“We host some 10-15 visitors a week in Guatemala, and during 10 years we haven’t had a single incident regarding security.”
The company currently employs around 6,200 people across five facilities in Guatemala, the most recent of which opened in late 2018, and where the company plans to add another 2,000 staff.
“We’ve been operating here for 10 years, we started with one client, and we now have 11, most of which are Fortune 500,” he said, while underscoring the country’s safety record.
“The situation is very different to what the travel advisories say, and the performance and reliability and commitment of the workforce in Guatemala easily outweighs any security concerns,” he said.
He lists Guatemala’s advantages as an outsourcing hub as: demographics, proximity to the US, and the government incentives in place to facilitate investment, such as tax breaks. The Guatemalan Export Association (AGEXPORT) has begun collaborating with Alorica and more than a dozen other BPO players to develop a finishing school certification for call centers.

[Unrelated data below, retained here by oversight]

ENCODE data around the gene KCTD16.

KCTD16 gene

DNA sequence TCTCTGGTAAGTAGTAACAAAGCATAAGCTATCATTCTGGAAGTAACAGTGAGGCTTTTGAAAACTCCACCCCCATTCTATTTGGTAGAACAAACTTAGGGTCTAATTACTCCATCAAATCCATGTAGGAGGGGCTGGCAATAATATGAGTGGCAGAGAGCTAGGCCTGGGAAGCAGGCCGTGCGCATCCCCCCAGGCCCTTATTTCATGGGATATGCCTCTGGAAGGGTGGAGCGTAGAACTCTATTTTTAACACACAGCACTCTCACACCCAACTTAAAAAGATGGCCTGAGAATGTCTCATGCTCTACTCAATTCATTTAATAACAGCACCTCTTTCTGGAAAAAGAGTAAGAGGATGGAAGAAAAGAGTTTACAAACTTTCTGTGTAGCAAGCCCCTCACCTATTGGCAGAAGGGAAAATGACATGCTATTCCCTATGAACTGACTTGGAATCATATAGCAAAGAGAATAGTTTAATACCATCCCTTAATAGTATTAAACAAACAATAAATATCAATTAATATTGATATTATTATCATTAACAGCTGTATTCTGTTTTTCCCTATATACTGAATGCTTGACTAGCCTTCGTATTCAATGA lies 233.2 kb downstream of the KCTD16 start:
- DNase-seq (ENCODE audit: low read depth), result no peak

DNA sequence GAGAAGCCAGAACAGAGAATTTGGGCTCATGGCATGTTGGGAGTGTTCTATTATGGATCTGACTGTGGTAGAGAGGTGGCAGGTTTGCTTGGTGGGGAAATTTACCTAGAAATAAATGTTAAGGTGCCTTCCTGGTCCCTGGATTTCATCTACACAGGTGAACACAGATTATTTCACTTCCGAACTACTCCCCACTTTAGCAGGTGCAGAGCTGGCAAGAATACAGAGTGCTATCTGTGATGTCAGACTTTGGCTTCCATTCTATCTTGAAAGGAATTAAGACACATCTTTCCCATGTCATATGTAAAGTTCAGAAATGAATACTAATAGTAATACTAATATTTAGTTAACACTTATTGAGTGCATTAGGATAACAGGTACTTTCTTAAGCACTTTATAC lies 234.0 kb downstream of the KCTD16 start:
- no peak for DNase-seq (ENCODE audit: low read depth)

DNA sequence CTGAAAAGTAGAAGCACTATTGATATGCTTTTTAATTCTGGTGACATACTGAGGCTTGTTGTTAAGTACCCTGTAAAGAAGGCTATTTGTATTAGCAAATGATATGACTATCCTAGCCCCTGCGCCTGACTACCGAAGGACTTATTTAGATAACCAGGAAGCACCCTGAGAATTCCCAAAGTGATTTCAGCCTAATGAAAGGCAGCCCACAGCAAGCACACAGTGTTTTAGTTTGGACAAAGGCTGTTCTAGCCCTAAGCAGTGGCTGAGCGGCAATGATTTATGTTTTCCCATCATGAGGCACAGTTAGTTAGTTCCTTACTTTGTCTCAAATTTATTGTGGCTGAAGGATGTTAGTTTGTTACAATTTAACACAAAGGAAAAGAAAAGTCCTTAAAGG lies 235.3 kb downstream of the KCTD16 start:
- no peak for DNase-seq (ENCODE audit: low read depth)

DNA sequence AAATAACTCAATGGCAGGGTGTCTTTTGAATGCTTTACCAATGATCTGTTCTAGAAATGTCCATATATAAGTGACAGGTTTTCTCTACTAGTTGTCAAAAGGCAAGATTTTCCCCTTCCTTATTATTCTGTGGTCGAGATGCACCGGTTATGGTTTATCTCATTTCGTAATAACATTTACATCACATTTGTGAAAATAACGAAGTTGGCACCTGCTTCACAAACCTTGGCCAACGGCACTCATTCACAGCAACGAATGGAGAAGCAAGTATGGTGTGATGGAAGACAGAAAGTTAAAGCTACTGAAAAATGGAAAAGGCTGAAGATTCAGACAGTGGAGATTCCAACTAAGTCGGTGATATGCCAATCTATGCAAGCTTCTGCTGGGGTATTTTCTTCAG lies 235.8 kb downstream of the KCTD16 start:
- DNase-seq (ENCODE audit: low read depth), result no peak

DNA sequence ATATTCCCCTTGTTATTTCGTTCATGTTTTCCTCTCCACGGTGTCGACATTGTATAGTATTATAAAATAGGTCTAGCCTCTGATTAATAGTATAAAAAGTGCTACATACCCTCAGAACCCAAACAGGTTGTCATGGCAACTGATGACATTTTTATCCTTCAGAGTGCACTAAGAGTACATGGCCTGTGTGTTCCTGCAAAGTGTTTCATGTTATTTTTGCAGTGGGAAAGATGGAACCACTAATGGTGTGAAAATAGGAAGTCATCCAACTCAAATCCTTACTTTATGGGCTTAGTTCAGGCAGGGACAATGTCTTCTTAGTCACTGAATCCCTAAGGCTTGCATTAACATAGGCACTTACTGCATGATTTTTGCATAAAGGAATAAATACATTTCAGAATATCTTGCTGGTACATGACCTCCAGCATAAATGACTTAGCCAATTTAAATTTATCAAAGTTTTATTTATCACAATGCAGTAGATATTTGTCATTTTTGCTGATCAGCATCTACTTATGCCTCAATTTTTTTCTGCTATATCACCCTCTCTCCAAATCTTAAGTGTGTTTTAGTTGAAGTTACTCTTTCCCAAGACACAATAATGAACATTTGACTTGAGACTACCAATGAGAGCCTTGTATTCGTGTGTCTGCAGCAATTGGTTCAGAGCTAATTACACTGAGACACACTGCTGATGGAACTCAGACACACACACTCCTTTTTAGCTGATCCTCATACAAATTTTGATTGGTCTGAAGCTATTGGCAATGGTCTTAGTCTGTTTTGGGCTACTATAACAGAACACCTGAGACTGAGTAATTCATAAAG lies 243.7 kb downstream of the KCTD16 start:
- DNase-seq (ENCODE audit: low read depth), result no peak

Alorica also has its own English academy to fine-tune its employees’ language skills, Urizar said.
He says that employees in Guatemala see the BPO industry as an attractive option, given the job’s international vocation, with higher than average pay, while he sees the competition brought by the proliferation of call centers as positive, as companies increase staff benefits to retain their personnel.
He also believes the Guatemala BPO market has great potential for further growth as more outsourcers target the country.
“Nothing tells me right now that we should stop investing here. All the fundamentals are there, especially because of the quality of the service providers here,” he said.
“It’s important to demystify the image of the country, and to show that we enjoy conditions that are very different to those portrayed in the advisories,” he said, echoing Aldous Huxley’s maxim that “to travel is to discover everyone is wrong”.